Drew Miller holding award

While he loves maroon and orange, his favorite color is green.

Andrew “Drew” Miller, director of the Brentsville District High School Turf and Grass Management Program, earned Virginia Tech’s Ut Prosim Award for Outstanding Recent Undergraduate Alumni. Ut Prosim, the university’s motto meaning, “That I May Serve,” is one of the university’s highest honors. The award recognizes the outstanding achievements and service of Virginia Tech alumni. Professor and Extension Turfgrass Specialist at Virginia Tech, Dr. Mike Goatley, recommended the PWCS teacher for the prestigious recognition.

“I was very grateful and humbled to even be considered,” said Miller. “Having a personal award from my peers and my professor… the fact that he believed that I was worthy. Truly, just incredible.”

With a red face and humble tone, Miller recalls being surrounded at the event by his past graduates, now attending Virginia Tech in the turf program and following in the footsteps of their former teacher. In fact, many of Miller’s graduates have gone on to programs in various colleges: Ohio State, Penn State, University of Tennessee, Tennessee Tech, Texas Tech, and Western Kentucky, to name a few.

“Bringing awareness is important as kids can see the significance of the role,” recalled Miller. “What is great about our class is that the kids get to manage the fields they play on.”

The first time he heard about a major in grass was from his former high school teacher and current Unity Reed High School Biology teacher, Richard Smith. Presented with the prospect of a career in turf and grass management, Miller was stunned. “There is a major in grass!?” Miller recants, laughing at the memory. “I worked on ball fields all my life and didn’t know it was a job I could have.”

Miller went to Shenandoah University for a semester to play baseball, but shortly transferred to Virginia Tech. He wanted to stay in sports and recalled the conversation with Smith. “My brother was on the grounds crew at Virginia Tech, so I could see an avenue to stay connected to sports.” His first job after graduating from Virginia Tech was working the field for the New York Mets. “I was on the pitching mound and looking around thinking, I guess I made it to the majors in my own way.”

PWCS came calling and after a meeting with Dr. Martin Grimm, director of student activities management, and Dr. Katherine Meints, principal of Brentsville District High, Miller was the new director of the Turf and Grass Management Program. “I saw an opportunity to make a difference in our kids’ lives and it was something I wouldn’t get the opportunity to do on the sports field.”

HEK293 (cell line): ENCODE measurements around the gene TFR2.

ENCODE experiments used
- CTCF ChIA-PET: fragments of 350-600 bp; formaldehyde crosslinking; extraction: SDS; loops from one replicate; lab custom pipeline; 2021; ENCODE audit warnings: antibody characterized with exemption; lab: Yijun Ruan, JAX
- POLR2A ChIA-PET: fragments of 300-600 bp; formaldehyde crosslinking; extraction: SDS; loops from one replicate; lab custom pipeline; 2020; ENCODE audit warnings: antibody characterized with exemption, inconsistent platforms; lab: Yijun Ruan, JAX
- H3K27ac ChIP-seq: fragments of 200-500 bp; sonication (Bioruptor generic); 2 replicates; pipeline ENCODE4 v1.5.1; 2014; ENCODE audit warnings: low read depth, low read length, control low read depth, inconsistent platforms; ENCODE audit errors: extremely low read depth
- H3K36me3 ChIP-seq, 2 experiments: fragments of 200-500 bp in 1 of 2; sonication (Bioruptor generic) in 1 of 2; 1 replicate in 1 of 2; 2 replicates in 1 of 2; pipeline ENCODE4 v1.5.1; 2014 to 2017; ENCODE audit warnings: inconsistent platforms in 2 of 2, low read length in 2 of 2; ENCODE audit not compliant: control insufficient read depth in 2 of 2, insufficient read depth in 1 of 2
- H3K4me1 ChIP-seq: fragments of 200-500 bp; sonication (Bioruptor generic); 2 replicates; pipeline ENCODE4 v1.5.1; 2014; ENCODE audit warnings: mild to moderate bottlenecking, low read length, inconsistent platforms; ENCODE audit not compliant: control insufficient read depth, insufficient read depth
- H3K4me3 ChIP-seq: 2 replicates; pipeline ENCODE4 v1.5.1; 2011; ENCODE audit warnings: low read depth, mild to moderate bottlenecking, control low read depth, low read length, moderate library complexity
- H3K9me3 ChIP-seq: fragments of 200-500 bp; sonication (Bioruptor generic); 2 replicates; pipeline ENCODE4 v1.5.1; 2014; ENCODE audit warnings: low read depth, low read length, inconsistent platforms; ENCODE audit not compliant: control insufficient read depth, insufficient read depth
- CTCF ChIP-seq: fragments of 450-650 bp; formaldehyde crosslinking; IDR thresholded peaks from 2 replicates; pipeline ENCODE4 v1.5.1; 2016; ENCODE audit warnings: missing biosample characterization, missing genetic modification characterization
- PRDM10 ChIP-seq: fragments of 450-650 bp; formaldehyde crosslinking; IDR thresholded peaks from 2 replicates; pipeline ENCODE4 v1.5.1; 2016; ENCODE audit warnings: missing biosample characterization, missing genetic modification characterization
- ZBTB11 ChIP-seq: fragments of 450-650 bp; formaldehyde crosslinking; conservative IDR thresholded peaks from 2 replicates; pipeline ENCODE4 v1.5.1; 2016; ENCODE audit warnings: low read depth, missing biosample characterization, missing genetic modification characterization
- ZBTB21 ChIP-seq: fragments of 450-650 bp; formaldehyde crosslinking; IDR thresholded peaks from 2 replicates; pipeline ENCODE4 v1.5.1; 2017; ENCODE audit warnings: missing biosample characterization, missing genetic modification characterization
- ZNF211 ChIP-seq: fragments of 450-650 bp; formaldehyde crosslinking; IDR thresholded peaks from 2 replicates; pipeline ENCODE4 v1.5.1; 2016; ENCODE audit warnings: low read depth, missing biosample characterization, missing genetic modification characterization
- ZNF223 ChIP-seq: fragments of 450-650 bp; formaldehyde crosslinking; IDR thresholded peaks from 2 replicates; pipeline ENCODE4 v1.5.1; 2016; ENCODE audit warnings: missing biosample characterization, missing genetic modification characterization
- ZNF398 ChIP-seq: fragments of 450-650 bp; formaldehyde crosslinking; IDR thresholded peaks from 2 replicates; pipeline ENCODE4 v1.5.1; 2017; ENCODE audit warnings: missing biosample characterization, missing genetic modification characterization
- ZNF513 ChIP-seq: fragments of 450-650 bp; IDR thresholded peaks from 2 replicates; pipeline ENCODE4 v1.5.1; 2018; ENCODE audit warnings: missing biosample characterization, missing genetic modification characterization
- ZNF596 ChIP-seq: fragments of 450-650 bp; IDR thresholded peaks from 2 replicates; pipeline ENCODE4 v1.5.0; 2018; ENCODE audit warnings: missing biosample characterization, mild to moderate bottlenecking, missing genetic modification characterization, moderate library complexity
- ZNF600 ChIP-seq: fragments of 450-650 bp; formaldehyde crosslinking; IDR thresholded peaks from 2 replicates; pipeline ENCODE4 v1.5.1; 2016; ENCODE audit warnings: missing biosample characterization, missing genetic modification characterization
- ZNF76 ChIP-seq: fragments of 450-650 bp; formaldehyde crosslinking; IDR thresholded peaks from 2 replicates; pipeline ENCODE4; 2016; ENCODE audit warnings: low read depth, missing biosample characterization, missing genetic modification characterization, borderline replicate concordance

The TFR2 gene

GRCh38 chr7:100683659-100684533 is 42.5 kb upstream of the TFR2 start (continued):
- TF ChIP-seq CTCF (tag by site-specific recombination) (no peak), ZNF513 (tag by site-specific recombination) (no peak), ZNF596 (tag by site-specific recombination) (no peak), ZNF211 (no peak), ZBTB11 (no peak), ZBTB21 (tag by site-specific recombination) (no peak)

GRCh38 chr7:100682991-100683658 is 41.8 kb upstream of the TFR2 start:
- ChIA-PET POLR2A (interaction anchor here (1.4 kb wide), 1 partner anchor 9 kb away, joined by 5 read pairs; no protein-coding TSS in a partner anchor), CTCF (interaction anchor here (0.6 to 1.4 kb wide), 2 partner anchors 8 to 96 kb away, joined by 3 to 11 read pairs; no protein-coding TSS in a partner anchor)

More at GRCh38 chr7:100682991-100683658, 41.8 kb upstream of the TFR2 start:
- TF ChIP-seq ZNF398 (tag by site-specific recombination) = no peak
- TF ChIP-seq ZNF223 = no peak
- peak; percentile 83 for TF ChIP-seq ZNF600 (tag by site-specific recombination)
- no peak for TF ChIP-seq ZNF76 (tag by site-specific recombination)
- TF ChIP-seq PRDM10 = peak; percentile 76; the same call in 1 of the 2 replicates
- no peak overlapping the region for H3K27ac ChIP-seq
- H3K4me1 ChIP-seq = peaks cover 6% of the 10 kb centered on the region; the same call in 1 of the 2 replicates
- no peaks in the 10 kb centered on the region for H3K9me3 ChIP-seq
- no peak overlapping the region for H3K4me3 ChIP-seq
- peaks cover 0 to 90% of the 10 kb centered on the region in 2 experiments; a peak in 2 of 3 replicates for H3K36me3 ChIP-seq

Miller created the blueprint for programs across the country. What started with four classes has grown to ten full classes and quickly expanded to national and global prominence. The industry has certainly taken notice as Brentsville is not only recognized for excellence going into college but directly coming out of high school. “We got done with the ACC Championship on the [Carolina] Panther’s ground crew and the head guy said, ‘I want to hire every single one right now.’” Drew smiled reflectively, “To this day, one of the greatest compliments I ever got.”

Through the Tiger Turf Talk podcast, Brentsville students have made connections with professional programs such as the Reno Aces, Super Bowl Champions Kansas City Chiefs, and world-renowned Wembley Stadium. “We are in the memory making business. It is our job to provide the opportunity to set the stage for those memories.” Memories and history as senior Liz Rice, who served on the first all-women field crew, will make history again as the first female head intern at the St. Louis City Soccer Club.

But for all the accolades, awards, and firsts, Miller remains focused on his core business. “I want [my students] to leave as better people rather than better students,” Miller stated. “I can teach them anything they need to know to be successful in this industry, but if I can get them to learn how to work with people, deal with certain situations in a professional manner, and really become the next industry leaders in our classroom…” Miller trailed off looking at his classroom walls filled with award posters of his smiling students. “They will change the industry and I want it to be for the better.”

Miller is currently working toward his educational doctorate in Educational Leadership from Liberty University.